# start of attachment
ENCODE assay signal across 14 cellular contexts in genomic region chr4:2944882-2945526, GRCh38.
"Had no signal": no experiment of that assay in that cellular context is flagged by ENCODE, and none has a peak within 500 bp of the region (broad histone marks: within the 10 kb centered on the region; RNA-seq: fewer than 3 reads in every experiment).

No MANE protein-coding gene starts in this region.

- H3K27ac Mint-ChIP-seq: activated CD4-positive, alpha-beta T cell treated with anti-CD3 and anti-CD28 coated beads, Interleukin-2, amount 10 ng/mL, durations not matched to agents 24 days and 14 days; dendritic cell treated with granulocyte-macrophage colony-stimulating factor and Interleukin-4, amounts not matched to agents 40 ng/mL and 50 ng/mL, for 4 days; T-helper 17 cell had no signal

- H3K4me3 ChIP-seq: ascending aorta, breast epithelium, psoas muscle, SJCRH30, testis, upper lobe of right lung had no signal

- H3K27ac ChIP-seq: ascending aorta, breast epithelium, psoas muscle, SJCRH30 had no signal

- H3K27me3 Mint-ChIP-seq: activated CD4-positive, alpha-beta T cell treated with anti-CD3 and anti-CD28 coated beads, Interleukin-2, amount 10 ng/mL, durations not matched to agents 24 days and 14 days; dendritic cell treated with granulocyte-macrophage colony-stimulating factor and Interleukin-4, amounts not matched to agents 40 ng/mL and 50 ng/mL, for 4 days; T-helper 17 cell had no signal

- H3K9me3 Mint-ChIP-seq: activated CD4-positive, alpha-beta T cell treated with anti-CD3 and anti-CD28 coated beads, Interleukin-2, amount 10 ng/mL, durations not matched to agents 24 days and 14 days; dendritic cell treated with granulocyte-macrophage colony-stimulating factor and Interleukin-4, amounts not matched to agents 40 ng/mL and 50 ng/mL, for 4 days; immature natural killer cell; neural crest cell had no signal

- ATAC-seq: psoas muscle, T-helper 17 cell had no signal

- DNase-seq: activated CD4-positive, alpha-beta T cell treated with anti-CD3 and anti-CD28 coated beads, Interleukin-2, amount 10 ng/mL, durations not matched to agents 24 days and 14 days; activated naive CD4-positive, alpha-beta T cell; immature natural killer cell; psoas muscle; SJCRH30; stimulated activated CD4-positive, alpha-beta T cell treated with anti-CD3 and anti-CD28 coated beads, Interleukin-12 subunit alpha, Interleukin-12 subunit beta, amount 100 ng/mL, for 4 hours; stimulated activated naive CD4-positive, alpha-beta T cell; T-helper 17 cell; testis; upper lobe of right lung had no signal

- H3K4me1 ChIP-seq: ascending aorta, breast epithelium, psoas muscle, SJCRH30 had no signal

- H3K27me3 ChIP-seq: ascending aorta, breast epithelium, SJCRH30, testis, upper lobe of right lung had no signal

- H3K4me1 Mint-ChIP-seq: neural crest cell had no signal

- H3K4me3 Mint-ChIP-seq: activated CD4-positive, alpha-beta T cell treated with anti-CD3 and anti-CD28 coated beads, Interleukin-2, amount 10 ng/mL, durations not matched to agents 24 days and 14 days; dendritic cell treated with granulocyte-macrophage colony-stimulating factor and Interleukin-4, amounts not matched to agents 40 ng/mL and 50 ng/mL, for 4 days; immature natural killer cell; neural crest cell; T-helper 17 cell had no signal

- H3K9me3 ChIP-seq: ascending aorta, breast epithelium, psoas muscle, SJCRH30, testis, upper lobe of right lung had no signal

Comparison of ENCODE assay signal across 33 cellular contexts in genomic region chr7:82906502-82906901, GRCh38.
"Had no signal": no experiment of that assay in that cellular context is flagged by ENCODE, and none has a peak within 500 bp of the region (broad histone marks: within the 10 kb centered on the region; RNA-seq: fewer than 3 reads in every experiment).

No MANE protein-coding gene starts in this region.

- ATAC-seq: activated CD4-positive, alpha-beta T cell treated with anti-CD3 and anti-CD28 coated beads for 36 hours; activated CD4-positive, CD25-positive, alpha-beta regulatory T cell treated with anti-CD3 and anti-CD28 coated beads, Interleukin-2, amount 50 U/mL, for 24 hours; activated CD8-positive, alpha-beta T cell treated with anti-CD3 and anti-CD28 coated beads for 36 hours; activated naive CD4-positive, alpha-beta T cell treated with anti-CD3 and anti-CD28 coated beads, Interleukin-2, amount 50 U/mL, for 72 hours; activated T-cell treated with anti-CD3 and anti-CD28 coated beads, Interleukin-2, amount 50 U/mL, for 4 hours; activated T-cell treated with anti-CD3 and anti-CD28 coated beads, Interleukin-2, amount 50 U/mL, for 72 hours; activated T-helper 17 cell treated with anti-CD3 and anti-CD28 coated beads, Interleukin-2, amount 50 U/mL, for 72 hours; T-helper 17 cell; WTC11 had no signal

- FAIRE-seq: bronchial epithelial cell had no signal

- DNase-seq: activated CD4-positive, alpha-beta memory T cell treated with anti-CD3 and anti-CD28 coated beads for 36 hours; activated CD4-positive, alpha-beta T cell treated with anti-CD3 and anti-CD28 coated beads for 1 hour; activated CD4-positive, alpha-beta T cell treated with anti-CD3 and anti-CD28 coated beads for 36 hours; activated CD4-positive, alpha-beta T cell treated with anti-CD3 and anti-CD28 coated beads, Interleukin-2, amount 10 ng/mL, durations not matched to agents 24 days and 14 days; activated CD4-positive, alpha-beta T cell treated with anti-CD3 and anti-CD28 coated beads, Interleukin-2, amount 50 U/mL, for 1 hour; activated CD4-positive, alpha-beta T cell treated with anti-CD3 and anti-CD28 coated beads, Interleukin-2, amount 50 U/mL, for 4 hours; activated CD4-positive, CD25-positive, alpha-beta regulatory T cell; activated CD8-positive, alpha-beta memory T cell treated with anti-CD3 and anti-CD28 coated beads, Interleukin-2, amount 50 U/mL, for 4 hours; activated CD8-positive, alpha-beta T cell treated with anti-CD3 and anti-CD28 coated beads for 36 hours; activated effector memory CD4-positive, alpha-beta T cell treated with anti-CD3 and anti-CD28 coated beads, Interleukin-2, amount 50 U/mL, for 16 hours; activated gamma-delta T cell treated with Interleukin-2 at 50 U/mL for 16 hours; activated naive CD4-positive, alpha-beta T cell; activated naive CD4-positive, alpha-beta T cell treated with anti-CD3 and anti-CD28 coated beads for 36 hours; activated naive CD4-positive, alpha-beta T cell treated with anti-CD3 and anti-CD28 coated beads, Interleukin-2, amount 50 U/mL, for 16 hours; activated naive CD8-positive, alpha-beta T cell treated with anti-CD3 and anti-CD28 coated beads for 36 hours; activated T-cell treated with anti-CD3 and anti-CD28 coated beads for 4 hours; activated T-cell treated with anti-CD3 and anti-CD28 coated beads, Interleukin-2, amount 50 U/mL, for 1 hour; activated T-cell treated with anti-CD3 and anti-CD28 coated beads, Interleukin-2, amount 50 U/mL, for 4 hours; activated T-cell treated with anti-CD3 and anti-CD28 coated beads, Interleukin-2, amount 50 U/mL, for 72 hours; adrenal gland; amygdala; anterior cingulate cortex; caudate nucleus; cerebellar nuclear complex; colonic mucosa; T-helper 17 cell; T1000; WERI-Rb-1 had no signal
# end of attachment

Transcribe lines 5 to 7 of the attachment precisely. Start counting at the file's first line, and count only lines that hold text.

- H3K4me3 ChIP-seq: ascending aorta, breast epithelium, psoas muscle, SJCRH30, testis, upper lobe of right lung had no signal

- H3K27ac ChIP-seq: ascending aorta, breast epithelium, psoas muscle, SJCRH30 had no signal

- H3K27me3 Mint-ChIP-seq: activated CD4-positive, alpha-beta T cell treated with anti-CD3 and anti-CD28 coated beads, Interleukin-2, amount 10 ng/mL, durations not matched to agents 24 days and 14 days; dendritic cell treated with granulocyte-macrophage colony-stimulating factor and Interleukin-4, amounts not matched to agents 40 ng/mL and 50 ng/mL, for 4 days; T-helper 17 cell had no signal